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Saturday, March 2, 2024
The Observer

Saint Mary’s lecture series focuses on prayer in the face of violence

In a world full of genocide, hunger, pain and suffering, it is sometimes hard for Christians to turn to prayer. However, Boston College assistant professor of theology Dr. Andrew Prevot spoke about the usefulness of prayer in the face of violence in his lecture, “Christian Prayer in a Violent World,” on Thursday.

Prevot used examples such as the story of Job, Christian compliance with the Holocaust and congressmen’s responses to the Parkland shootings as failures of prayer — and the prayers of refugees, slaves and leaders of righteous movements as successes. Testimony, music and poetry demonstrate the usefulness of prayer in the face of great violence and tragedy, he said.

The lecture mainly focused on one simple question.

“What good might Christian prayer do in such a contest in such a world?” Prevot asked.

Prevot started by advocating the counterpoint to his argument — listing ways that Christian prayer seems to fail in a violent world.

“Given the violence of the world, it might seem to us that Christian prayer is not a very promising way to respond,” he said.

One of the ways Prevot described prayer’s futility against violence was the feeling of rejection from God that comes from unanswered prayers.

“Praying to response to violence only adds insult to injury,” Prevot said.

The second way that he described prayer as escalating violence was through the belief that God is on the side of the perpetrators.

“There may be a way of looking at prayer as a way to comfort those doing the violence,” Prevot said.

The third way that prayer can be compliant in violence was, according to Prevot, as an excuse for inaction. He highlighted this through the trend of responding to national episodes of gun violence with the phrase “thoughts and prayers.”

“This appeal to thoughts and prayers is only helping people to create a more violent world, and doing nothing to prevent it,” Prevot said.

Prevot described the ways that prayer can be utilized incorrectly, and in extension, can become a contribution to violence, rather than a solution. The main incorrect usage he described was idol worship, or worshiping a false God. He used former President George W. Bush’s statements on his decisions on the Iraq War happening through prayer as an example.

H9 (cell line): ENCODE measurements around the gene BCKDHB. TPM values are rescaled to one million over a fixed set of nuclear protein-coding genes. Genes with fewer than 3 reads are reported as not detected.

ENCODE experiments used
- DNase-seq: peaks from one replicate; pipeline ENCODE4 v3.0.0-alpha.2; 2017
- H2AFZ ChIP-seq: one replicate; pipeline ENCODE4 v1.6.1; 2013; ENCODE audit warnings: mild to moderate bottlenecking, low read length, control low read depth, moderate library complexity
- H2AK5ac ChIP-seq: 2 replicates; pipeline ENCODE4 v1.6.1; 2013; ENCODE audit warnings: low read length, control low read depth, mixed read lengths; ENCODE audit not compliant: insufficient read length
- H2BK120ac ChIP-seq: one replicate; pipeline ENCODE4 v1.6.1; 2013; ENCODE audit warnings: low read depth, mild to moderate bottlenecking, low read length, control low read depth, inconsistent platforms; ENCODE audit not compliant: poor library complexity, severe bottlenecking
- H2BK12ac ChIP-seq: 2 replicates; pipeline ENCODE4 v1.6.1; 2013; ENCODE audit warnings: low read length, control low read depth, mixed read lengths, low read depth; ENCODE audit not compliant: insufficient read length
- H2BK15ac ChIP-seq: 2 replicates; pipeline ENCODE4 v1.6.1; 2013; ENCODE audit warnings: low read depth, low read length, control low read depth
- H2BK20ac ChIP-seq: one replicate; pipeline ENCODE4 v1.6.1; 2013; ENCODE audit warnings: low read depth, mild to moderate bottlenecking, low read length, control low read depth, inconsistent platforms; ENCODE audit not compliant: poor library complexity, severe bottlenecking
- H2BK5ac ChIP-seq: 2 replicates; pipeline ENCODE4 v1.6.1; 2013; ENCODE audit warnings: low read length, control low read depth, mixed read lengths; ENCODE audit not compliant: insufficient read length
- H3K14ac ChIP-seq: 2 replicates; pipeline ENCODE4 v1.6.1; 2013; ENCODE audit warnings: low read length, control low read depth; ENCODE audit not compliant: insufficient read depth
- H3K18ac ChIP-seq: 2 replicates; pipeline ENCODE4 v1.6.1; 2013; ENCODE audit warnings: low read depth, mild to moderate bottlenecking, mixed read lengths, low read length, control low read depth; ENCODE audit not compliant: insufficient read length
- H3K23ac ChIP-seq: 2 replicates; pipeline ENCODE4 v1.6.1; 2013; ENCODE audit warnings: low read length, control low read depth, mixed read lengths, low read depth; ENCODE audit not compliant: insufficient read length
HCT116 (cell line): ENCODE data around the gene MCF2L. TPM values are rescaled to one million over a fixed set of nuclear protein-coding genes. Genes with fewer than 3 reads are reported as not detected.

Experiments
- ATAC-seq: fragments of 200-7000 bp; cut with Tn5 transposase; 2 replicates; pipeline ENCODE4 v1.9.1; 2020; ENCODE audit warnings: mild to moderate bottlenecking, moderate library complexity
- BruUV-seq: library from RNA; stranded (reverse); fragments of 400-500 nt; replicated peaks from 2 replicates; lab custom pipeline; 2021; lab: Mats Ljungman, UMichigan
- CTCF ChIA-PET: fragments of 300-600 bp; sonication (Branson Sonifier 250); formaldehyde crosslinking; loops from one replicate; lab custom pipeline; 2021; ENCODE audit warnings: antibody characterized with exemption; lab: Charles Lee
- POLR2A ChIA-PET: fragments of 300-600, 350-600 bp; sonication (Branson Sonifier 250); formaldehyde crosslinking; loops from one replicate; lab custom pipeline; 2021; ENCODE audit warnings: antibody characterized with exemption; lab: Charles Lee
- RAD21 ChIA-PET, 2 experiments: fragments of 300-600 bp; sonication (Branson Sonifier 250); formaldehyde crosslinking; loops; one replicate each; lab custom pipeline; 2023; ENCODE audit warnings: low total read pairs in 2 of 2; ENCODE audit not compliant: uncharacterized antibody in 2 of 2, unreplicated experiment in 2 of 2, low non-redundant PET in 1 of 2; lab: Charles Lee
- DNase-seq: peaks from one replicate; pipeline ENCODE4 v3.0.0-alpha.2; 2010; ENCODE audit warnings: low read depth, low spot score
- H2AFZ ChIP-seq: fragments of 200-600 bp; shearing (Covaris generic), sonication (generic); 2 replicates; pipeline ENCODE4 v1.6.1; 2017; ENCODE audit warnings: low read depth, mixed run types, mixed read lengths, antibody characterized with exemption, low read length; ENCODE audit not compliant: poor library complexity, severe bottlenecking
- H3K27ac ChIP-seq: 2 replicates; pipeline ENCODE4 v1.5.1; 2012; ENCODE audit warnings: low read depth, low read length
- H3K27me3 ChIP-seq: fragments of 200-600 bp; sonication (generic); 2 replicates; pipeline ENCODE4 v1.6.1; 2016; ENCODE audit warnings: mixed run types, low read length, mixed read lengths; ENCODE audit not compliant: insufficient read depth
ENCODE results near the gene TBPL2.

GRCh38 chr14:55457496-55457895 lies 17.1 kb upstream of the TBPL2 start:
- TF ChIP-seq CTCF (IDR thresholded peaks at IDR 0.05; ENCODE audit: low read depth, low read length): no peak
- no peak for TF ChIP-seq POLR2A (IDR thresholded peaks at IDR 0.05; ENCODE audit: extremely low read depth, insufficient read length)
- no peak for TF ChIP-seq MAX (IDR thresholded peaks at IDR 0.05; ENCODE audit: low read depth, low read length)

“Is [the Iraq war] the result of [President George W. Bush’s] prayer life?” Prevot challenged. “What kind of God is he worshipping? It is really difficult for us to be sure that we are praying to the true and living God and not just some figment of our imagination. That is just serving our own agenda or selfish needs.”

Prevot also discussed how prayer positively affects the world through comfort and inspiration.

“Prayer has played a crucial role in the formation of some heroically nonviolent people,” he said. “ … Prayer can prepare one to be a powerful witness to Christ and active servant to his kingdom. Without it, would we have the Catholic Worker’s movement? Would we have the Civil Rights Movement? I’m not really sure.”

Prevot believes that prayer is not only a comfort for some, but also a necessity.

“The freedom to decide not to pray is really a luxury,” Prevot said. “Many people of this world have nowhere to turn but prayer when they are dealing with the daily tragedies of their lives.”

He suggested a raw form of prayer that lacks reservation, especially when someone is praying in response to violence.

“In words, silence or screams, with fear, sadness or anger — no decorum is required and no emotion is off limits for prayer to be a place of free expression of whatever feeling you have in this violent world.”

Prevot finished by offering a distinct list of ways to pray in order to avoid the mistakes in prayer he mentioned at the beginning of the lecture.

“How do we pray in this violent world? ... We listen to the cries of the poor and vulnerable … Never use prayer as an excuse not to act. Instead, use it to prepare yourself for action.” Prevot said.

Prevot recognized that prayer can seem pointless when faced with the violence of today’s world, but he also added that through the right kind of prayer, violence can be decreased — creating a more peaceful and loving world.

“Constancy in this sort of prayer is, I believe, that promises, path toward a less violent world.”